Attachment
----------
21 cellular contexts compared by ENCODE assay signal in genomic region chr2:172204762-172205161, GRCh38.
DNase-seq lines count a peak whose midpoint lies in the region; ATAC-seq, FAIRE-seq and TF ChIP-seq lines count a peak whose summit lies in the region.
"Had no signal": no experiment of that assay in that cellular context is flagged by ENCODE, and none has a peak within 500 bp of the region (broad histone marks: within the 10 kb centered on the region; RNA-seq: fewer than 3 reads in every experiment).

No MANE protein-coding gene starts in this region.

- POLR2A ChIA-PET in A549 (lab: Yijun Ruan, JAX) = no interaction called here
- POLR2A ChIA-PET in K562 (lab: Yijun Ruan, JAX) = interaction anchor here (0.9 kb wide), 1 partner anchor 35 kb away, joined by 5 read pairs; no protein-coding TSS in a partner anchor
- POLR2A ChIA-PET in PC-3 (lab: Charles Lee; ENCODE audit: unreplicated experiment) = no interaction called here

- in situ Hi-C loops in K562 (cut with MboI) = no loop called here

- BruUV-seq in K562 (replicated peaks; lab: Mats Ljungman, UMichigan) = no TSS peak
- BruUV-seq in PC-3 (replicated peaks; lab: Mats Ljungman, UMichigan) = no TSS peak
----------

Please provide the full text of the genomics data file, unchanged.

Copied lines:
21 cellular contexts compared by ENCODE assay signal in genomic region chr2:172204762-172205161, GRCh38.
DNase-seq lines count a peak whose midpoint lies in the region; ATAC-seq, FAIRE-seq and TF ChIP-seq lines count a peak whose summit lies in the region.
"Had no signal": no experiment of that assay in that cellular context is flagged by ENCODE, and none has a peak within 500 bp of the region (broad histone marks: within the 10 kb centered on the region; RNA-seq: fewer than 3 reads in every experiment).

No MANE protein-coding gene starts in this region.

- POLR2A ChIA-PET in A549 (lab: Yijun Ruan, JAX) = no interaction called here
- POLR2A ChIA-PET in K562 (lab: Yijun Ruan, JAX) = interaction anchor here (0.9 kb wide), 1 partner anchor 35 kb away, joined by 5 read pairs; no protein-coding TSS in a partner anchor
- POLR2A ChIA-PET in PC-3 (lab: Charles Lee; ENCODE audit: unreplicated experiment) = no interaction called here

- in situ Hi-C loops in K562 (cut with MboI) = no loop called here

- BruUV-seq in K562 (replicated peaks; lab: Mats Ljungman, UMichigan) = no TSS peak
- BruUV-seq in PC-3 (replicated peaks; lab: Mats Ljungman, UMichigan) = no TSS peak